A 75-year-old female presented with abdominal pain. Contrast-enhanced computed tomography (CT) of the abdomen revealed pancreatic ductal dilatation and irregularity, but no obvious obstructing mass lesion. EUS examination revealed a 15 mm × 12 mm hypoechoic tumor located in the pancreatic head with a ductal dilatation of 6 mm. During EUS examination, a prominent and dilated gastroduodenal artery with a diameter of 7 mm was noticed [Figure 2]. Reevaluation of the abdominal CT did not identify discernable collaterals in the pancreatic head region, and there was no distant metastasis. During the operation, it was confirmed that gastroduodenal artery and anterior pancreaticoduodenal arcade (APDA) were clearly dilated. When the gastroduodenal artery was temporarily occluded, hepatic arterial blood flow ceased completely. PD was performed with the preservation of the gastroduodenal artery and APDA [Figure 3]. The diameters of the vessels were measured as 7 mm (normal ≤4.6 mm  ) and 6 mm (normal ≤3 mm  ), respectively. Postoperatively, aspartate and alanine aminotransferases were increased up to 1,685 IU/L and 1,375 IU/L, respectively. Serum bilirubin and prothrombin time were in the normal range. Angiographic examination confirmed CA stenosis, and retrograde arterial flow from the SMA to the liver through APDA and the gastroduodenal artery [Figure 4]. No further angiographic intervention was required as retrograde blood flow was sufficient. Serum aminotransferases returned to normal range within 7 days, supporting the transient vasospasm of the surgically protected vessels causing hypoxic liver injury. Histopathological examination of the surgical specimen revealed pancreatic ductal adenocarcinoma.
|Figure 2. (a and b) Radial EUS image. A 15 mm × 12 mm sized hypoechoic tumor (white star) causing pancreatic ductal dilatation (arrowheads). Portal vein (white arrows), prominent gastroduodenal artery (yellow arrows), and pulse wave Doppler spectrum of the gastroduodenal artery are shown (c) Linear EUS image of the gastroduodenal artery; note the reverse flow toward the hepatic hilum|
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|Figure 3. Intraoperative view just after pancreaticoduodenectomy (PD). Dilated and prominent gastroduodenal artery (GDA) and anterior pancreaticoduodenal arcade (APDA) were preserved during resection|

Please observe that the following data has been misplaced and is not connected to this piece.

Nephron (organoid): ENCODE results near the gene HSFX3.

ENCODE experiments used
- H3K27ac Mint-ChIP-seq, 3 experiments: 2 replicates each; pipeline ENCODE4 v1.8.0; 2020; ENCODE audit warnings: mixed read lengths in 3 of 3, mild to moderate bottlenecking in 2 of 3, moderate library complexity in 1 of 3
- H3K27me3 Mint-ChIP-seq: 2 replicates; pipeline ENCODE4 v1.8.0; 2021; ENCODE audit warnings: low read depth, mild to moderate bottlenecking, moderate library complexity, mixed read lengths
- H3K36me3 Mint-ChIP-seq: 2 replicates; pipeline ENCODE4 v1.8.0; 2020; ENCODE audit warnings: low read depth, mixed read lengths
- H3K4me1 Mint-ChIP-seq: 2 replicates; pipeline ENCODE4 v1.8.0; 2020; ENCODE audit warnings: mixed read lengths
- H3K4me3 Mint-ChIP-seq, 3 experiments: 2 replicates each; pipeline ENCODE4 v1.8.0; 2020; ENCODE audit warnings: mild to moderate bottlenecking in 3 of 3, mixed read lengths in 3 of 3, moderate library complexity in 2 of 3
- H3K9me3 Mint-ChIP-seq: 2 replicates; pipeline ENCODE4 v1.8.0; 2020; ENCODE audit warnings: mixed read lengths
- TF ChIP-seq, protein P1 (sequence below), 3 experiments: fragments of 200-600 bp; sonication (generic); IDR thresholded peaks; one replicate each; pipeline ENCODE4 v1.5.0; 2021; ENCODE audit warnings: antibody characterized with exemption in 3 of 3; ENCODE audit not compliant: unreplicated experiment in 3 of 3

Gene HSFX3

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|Figure 4. Postoperative angiographic image of the patient's gastroduodenal artery (GDA) and anterior pancreaticoduodenal arcade (APDA); Superior mesenteric artery (SMA)|
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| Discussion|| |
The celiac axis and the SMA supply almost all of the blood flow to the upper gut viscera. Retrograde collateral blood flow through APDA and the gastroduodenal artery provide an effective blood supply when CA is stenosed or occluded slowly. Under normal circumstances, many of these collateral vessels might not be visible even on angiography, but these collaterals have the potential to increase in size in response to chronic ischemia [Figure 1]. If a prominent and thickened gastroduodenal artery is detected during EUS, CA stenosis should be investigated. To the best of our knowledge, significance of a prominent gastroduodenal artery detected by EUS as a sign of CA stenosis has not been reported in medical literature in English.
To avoid ischemic complications, preoperative stenting of the CA or intraoperative preservation of the collaterals or vascular reconstruction/bypass is needed, as most of these collaterals are ligated and cut during PD.  Gastroduodenal artery preserving PD has the advantage of maintaining blood supply without the need for revascularization by maintaining retrograde collateral flow from the SMA.
Contrast-enhanced multidetector CT (MDCT) is the standard examination method for the detection of pancreatic tumors, and for the evaluation of resectability.  Although, CA stenosis itself or collaterals in the pancreatic head region can be identified by CT, in a recent study, the sensitivity of MDCT without arterial reconstruction to detect CA stenosis was reported as 58%.  Beside the usefulness of EUS for the identification of small tumors that have gone undetected by other imaging modalities, a good working knowledge of vascular anatomy during EUS examination can identify vascular diseases that can optimize patient management, and guide perioperative decisionmaking.
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Conflicts of interest
There are no conflicts of interest.
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[Figure 1], [Figure 2], [Figure 3], [Figure 4]